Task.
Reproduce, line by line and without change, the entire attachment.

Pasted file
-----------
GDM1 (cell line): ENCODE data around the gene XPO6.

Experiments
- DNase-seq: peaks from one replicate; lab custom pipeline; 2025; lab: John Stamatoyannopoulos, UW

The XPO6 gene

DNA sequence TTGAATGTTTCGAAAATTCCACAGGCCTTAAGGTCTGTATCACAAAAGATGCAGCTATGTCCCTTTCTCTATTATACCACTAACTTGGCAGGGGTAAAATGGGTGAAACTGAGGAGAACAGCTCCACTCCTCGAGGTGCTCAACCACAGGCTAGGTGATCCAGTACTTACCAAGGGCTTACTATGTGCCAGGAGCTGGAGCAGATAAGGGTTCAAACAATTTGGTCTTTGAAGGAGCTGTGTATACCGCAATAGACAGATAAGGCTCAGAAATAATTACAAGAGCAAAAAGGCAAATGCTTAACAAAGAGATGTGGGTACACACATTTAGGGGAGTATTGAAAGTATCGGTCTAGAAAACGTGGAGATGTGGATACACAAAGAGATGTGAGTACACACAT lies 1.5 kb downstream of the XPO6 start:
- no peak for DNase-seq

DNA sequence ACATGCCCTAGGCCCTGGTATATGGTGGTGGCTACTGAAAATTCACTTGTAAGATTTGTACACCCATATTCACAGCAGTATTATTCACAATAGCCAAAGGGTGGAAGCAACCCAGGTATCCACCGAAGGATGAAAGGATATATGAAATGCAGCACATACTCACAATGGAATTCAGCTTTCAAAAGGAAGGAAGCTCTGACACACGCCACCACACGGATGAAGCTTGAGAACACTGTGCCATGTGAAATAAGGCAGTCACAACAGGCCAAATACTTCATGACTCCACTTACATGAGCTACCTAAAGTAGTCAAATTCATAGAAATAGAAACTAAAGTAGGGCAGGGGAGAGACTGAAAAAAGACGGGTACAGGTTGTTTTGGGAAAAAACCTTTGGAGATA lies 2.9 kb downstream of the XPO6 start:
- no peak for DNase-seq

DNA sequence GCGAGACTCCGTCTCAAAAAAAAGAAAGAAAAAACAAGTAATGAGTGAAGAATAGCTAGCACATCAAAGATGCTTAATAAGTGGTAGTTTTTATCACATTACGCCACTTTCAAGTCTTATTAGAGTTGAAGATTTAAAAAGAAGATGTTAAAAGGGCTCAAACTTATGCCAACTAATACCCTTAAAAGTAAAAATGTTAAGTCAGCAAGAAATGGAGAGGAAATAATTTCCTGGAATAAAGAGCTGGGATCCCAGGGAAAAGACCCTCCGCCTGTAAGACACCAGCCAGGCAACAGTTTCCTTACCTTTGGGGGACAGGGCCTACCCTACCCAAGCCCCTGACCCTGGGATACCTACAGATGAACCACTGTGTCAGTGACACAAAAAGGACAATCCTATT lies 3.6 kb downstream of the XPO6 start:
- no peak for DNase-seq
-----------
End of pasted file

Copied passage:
GDM1 (cell line): ENCODE data around the gene XPO6.

Experiments
- DNase-seq: peaks from one replicate; lab custom pipeline; 2025; lab: John Stamatoyannopoulos, UW

The XPO6 gene

DNA sequence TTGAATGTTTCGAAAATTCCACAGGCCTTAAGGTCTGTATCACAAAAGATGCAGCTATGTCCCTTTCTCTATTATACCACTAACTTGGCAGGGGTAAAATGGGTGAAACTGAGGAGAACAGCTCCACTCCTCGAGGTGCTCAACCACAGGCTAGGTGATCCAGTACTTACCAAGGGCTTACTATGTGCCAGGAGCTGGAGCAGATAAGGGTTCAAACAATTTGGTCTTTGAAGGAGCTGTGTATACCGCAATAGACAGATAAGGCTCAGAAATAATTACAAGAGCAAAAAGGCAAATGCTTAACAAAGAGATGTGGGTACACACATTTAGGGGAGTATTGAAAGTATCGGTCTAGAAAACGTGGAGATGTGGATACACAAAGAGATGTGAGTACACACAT lies 1.5 kb downstream of the XPO6 start:
- no peak for DNase-seq

DNA sequence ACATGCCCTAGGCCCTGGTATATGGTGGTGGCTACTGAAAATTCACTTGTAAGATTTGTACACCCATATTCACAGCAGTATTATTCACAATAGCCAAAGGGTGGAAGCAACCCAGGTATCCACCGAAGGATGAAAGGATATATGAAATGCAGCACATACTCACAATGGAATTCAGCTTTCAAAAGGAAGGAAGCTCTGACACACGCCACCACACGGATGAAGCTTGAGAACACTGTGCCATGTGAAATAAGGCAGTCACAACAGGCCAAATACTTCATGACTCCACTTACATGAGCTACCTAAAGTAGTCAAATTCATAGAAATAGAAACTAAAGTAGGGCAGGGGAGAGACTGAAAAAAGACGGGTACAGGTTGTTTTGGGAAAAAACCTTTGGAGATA lies 2.9 kb downstream of the XPO6 start:
- no peak for DNase-seq

DNA sequence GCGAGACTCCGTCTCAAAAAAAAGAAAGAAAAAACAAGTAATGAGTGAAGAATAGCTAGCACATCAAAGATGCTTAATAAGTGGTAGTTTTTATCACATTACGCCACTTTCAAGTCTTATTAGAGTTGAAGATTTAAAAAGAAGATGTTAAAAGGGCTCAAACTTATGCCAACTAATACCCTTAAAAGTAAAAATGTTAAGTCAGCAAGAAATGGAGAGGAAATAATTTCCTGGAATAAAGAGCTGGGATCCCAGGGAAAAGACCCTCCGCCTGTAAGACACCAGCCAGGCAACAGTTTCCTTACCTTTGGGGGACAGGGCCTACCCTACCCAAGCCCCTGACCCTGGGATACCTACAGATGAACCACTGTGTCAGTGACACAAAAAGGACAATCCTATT lies 3.6 kb downstream of the XPO6 start:
- no peak for DNase-seq